Today’s market is very competitive when it comes to job searching. With so many, well educated, experienced, and appropriately skilled candidates, it really is an employer’s dream. For the jobseeker however, it can be a stressful and difficult time. Gone are the days where sending off your CV would be enough to get you in for an interview, with hiring managers seeing so many applications, you need to make yours stand out. That’s where your cover letter comes in, a now mandatory addition to any job application, and your chance to impress your potential employer.
What is a cover letter?
A cover letter is a short, accompanying document that you should attach with your CV to any job application. In this letter you have to sell yourself to the employer, tell them why they should hire you over the numerous equally, or more qualified alternatives. This is your chance to shine, to stand out from the crowd of other applicants, so you need to make it count.
Cover letter tips
When writing your cover letter don’t just repeat the content of your CV. The person reading it has seen that already, this is your chance to show them something else. Of course you can mention your experience in the cover letter, but approach it from a position of explaining how that experience relates to, and could prove useful in the position you are applying for currently.
Regarding your cover letter format, don’t be overly formal. Try to identify the hiring manager you are sending the application to, and address them by name rather than ‘Sir/Madam’. You don’t want to come across rigid in your writing, so try to make your personality come through in your cover letter. Explain why you want to work for the company, if you have a story to tell do it, it will show your passion not just for the role, but the company as a whole.
The aim of your cover letter is to sell yourself to the employer. To do this you need to focus on explaining what you can do for the company. Using your past experience, skillset, and understanding of the industry, or indeed the company itself, explain what you could do that would propel the company forward. Don’t identify any lack of skills that you have regarding the position, instead focus on your strengths, and what the skills you have can bring to the table. Maybe you could comment on a campaign that the company has undertaken recently, and ideas you have that could improve it, to help produce a better result. Or you could pitch an entirely different initiative that you think is in line with the company’s image, and would help increase their exposure, revenue, or other important metrics.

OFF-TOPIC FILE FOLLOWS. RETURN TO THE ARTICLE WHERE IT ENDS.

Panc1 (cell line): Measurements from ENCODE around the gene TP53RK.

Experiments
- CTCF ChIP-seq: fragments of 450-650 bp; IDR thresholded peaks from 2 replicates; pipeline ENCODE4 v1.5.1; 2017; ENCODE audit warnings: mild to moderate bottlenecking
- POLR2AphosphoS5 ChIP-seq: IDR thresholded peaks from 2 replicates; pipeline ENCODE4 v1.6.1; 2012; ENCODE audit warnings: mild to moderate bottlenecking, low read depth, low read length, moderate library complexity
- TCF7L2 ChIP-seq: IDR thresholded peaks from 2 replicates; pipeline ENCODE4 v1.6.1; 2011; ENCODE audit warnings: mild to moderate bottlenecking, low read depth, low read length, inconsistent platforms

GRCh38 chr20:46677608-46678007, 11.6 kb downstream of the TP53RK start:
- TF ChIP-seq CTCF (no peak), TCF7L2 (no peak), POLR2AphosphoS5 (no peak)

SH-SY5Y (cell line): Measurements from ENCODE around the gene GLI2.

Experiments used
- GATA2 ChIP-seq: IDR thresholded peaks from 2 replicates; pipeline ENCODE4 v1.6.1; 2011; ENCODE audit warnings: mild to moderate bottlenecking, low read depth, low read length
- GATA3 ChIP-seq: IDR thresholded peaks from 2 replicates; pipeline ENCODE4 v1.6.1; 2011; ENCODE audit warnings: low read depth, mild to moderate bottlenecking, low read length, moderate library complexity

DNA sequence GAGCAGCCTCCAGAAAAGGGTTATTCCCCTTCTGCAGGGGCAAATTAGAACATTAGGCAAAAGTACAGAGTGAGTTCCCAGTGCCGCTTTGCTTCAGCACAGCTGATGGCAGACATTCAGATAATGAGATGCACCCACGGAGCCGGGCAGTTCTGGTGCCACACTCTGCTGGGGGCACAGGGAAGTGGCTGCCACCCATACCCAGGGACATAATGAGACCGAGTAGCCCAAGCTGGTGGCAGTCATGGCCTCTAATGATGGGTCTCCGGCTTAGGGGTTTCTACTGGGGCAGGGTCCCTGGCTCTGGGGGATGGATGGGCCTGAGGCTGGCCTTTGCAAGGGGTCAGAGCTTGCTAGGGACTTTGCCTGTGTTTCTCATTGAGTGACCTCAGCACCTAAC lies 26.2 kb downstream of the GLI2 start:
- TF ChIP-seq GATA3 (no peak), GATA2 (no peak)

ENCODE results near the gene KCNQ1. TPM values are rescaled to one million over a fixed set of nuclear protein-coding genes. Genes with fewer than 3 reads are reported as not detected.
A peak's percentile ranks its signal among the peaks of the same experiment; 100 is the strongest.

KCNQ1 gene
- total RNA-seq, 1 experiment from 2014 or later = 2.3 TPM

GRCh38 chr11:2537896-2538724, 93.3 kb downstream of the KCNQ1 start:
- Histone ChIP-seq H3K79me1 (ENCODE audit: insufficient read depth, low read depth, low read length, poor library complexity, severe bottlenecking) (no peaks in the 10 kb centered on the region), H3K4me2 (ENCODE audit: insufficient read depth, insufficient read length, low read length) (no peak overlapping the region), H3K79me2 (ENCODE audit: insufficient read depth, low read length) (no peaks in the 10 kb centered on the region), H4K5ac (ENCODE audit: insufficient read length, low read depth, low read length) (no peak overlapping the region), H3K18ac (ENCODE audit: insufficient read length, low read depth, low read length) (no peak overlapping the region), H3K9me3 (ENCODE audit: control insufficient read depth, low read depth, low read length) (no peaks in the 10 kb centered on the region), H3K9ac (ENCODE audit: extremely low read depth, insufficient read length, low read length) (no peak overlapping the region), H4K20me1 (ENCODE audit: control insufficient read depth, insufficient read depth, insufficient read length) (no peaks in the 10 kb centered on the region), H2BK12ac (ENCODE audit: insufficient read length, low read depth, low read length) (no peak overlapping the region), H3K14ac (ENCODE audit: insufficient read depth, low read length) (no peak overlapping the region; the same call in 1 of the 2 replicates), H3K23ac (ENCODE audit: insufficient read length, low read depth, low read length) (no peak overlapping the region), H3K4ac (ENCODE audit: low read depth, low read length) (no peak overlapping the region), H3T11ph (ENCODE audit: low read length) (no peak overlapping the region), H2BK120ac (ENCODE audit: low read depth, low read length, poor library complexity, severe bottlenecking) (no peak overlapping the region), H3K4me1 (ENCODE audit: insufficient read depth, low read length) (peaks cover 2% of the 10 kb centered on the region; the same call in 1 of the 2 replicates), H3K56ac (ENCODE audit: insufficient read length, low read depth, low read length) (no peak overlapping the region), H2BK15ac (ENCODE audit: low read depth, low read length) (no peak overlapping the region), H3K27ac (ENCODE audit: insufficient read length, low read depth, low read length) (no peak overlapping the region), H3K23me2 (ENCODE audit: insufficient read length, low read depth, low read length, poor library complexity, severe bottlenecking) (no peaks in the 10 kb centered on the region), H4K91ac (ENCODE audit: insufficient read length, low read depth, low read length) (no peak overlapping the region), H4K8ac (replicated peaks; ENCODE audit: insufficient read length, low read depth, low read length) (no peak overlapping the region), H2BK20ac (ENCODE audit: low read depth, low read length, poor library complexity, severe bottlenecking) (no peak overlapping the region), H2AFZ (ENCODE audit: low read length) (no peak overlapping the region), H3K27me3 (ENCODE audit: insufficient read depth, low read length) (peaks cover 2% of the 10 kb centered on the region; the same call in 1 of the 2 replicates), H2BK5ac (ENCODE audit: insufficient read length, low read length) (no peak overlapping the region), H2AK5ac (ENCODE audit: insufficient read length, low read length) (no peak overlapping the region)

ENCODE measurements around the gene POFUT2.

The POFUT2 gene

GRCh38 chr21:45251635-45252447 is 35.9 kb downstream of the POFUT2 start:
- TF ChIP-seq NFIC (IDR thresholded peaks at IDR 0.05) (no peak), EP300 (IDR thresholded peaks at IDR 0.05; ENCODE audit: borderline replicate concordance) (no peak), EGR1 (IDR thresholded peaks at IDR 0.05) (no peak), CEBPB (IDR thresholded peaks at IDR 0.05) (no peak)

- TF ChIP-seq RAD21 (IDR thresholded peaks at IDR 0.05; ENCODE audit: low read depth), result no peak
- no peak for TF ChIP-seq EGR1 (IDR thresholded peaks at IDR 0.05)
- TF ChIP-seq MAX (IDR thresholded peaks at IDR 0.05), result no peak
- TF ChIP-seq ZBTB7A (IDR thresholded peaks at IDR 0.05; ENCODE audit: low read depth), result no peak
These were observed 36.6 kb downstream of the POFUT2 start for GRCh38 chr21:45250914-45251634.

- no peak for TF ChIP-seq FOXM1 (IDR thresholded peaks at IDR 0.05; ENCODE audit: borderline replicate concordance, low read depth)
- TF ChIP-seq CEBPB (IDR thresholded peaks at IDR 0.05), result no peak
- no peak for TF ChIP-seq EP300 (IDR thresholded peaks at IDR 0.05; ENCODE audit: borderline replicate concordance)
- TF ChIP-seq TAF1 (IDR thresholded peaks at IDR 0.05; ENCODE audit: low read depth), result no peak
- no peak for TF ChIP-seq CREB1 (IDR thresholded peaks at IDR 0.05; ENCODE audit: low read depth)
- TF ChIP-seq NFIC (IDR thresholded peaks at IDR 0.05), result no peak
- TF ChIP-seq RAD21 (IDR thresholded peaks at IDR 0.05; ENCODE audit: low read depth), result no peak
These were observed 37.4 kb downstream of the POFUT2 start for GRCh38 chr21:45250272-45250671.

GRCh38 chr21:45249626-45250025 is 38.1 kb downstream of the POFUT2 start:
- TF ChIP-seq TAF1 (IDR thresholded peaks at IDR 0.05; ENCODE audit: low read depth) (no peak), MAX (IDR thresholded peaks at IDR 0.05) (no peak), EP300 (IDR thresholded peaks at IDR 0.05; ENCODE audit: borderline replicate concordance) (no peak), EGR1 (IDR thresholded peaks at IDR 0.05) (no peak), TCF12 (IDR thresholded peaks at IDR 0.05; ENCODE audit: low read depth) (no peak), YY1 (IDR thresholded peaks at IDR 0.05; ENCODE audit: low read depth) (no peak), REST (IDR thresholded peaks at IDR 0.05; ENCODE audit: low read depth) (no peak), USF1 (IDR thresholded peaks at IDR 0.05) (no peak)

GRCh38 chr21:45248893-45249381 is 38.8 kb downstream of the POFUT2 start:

Cover Letter Examples
Here’s a small cover letter sample you should avoid emulating;
I would very much like to be considered for the role of ‘X’ with ‘Company Y’ as advertised on ‘Z’, to this extent, please find enclosed my CV for your consideration.
With various past experience in ‘A’, ‘B’, and ‘C’, I believe that I would be the ideal candidate for this position. Although I may lack knowledge and experience in ‘X’, I am willing to learn, and believe my skills in ‘Y’ more than compensate for it.
I am very excited about this position, and look forward to hearing back from you.
The issues with this cover letter sample are:
- Overly formal, lack of research to personalise for the recipient
- Textbook, uninteresting opening, lacking personality
- Draws attention to lack of skills
- Doesn’t explain what they can offer the company
Alternatively the sample cover letter below sounds much more appealing;
Dear Mr Smith,
I was very excited to see that a position had opened up with ‘Company X’ in the ‘Y’ department, and couldn’t wait to apply for the opportunity.
I’ve been following ‘Company X’ with a passion for many years, ever since ‘My Amazing Experience’, and would love the opportunity to help continue your tradition of ‘Z’. During my time with ‘Company Y’ I was heavily involved in ‘Campaign X’, the aim of which was to increase the company’s ‘A’, and ‘B’, which resulted in ‘Positive Impact’. I noticed that you have recently launched a campaign with a similar target, and believe that I have many ideas that could help lead this to success. For example, if the campaign also included ‘A’, ‘B’, and ‘C’, I believe that this would be very beneficial for the company.
I honestly can’t think of a company I’d rather work for, so I hope I get the opportunity to show you what I can bring to the table, and how I can help ‘Company X’ move forward in future.
This cover letter is much more appealing, filled with personality, with a clear explanation of what the candidate has to offer the company, and much more likely to result in an interview.
Follow these cover letter tips and you should be well on you way to landing that interview with your dream company.